Multiline strings within JavaScript were originally created by either concatenation or ending the line with a \ character, both of which can be difficult to maintain.   Many developers and even some frameworks started abusing <script> tags to encapsulate multiline templates, others actually created the elements with the DOM and used outerHTML to get the element HTML as a string.

ES6 provides us template literals, whereby you can easily create multiline strings using backticks characters:

// Multiline String
let myString = `Hello

I'm a new line`; // No error!

// Basic interpolation
let obj = { x: 1, y: 2 };
console.log(`Your total is: ${obj.x + obj.y}`); // Your total is: 3

Of course template literals allow you to create more than multiline strings, like simple to advanced interpolation, but just the ability to create multiline strings elegantly puts a smile on my face.

6.  Default Argument Values

Providing default argument values in function signatures is an ability provided by many server-side languages like python and PHP, and now we have that ability within JavaScript:

// Basic usage
function greet(name = 'Anon') {
  console.log(`Hello ${name}!`);
}
greet(); // Hello Anon!

// You can have a function too!
function greet(name = 'Anon', callback = function(){}) {
  console.log(`Hello ${name}!`);

  // No more "callback && callback()" (no conditional)
  callback();
}

// Only set a default for one parameter
function greet(name, callback = function(){}) {}

Other languages may throw a warning if arguments without a default value aren't provided but JavaScript will continue to set those argument values to undefined.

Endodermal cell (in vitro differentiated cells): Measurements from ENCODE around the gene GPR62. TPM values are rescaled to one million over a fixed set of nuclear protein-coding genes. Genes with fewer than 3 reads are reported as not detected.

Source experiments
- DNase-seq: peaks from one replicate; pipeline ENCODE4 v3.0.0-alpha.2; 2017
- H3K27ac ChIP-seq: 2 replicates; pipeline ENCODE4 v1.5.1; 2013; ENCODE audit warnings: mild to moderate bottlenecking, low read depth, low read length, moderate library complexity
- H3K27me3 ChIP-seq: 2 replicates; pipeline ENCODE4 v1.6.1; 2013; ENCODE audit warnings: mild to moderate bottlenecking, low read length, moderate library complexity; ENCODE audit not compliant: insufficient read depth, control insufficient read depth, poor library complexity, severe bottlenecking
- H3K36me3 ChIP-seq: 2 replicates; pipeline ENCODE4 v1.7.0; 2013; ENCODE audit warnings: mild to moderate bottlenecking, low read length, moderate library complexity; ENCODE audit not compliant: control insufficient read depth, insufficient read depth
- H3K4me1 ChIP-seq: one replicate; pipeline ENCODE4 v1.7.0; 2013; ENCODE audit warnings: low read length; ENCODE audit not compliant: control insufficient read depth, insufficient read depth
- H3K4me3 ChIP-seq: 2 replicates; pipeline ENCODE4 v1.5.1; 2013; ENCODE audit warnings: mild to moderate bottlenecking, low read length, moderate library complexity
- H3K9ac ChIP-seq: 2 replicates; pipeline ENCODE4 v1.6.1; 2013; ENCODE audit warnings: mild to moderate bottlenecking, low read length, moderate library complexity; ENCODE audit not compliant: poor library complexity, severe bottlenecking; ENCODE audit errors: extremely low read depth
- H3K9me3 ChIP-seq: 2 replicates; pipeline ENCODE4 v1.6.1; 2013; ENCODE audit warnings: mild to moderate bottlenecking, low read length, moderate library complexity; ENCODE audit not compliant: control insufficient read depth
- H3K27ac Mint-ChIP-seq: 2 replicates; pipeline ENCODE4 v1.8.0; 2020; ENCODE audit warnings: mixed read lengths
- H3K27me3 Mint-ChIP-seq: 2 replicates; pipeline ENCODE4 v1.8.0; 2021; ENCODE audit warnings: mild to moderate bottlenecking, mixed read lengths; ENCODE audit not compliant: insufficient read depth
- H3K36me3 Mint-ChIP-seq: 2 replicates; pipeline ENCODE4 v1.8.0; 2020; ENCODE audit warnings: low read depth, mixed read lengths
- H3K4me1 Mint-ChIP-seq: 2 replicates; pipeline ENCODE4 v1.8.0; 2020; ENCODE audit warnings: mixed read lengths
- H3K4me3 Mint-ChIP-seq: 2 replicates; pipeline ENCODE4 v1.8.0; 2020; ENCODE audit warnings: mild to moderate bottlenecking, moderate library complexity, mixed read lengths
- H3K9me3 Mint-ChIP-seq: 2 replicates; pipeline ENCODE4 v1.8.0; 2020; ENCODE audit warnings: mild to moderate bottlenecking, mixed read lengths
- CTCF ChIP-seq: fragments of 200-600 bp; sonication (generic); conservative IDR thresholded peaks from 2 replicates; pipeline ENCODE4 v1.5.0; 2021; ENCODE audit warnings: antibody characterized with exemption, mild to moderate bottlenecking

The six features I've listed here are just a drop in the bucket of what ES6 provides developers but they're features we'll use frequently without thinking anything of it.  It's these tiny additions that oftentimes don't get attention but become core to our coding.

Did I leave anything out?  Let me know what small additions to JavaScript you love!

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Discussion

  1. Regarding default params I really like this trick:

    const isRequired = () => { throw new Error('param is required'); };
    
    const hello = (name = isRequired()) => { console.log(`hello ${name}`) }
    
    • :+1: but reads better with getters rather than ()

      const is = {
        get required(){
          throw new Error('Required argument')
        }
      }
      
      import { is } from 'utils'
      
      const foo(name = is.required)=>Array.from(name)
      
    • Whoa, nice! I love this!

  2. Sunny

    Neat and very helpful!

  3. It’s not a tiny feature per se, but I really dig destructuring.

    • Destructing also plays well with the es2015 modules import statements!

  4. Those are basically the same new features I am using from ES6. They are small conveniences that make it my programming much easier/comfortable, so I love them.

  5. Good article. Also renaming arguments is great too…

    const obj = { 'a': 'a', 'b': { 'b1': 'b1' } };
    const { b: { b1: bee1 } } = obj;
    // bee1 = b1;
    
  6. Hi!

    I really like the number 4, didn’t know about the spread operator =D I need to practice it a little to remember it
    And it looks like a less powerful version of python’s comprehension list, but with a concise syntax ^^

    Thanks for your cool article!

  7. Chris Adams

    I know you were trying to keep the arrow function section short but even in a brief context I usually try to mention the scoping benefits. Handling this correctly has long been a source of bugs & boilerplate and it seems like the arrow syntax more naturally fits many people’s expectations.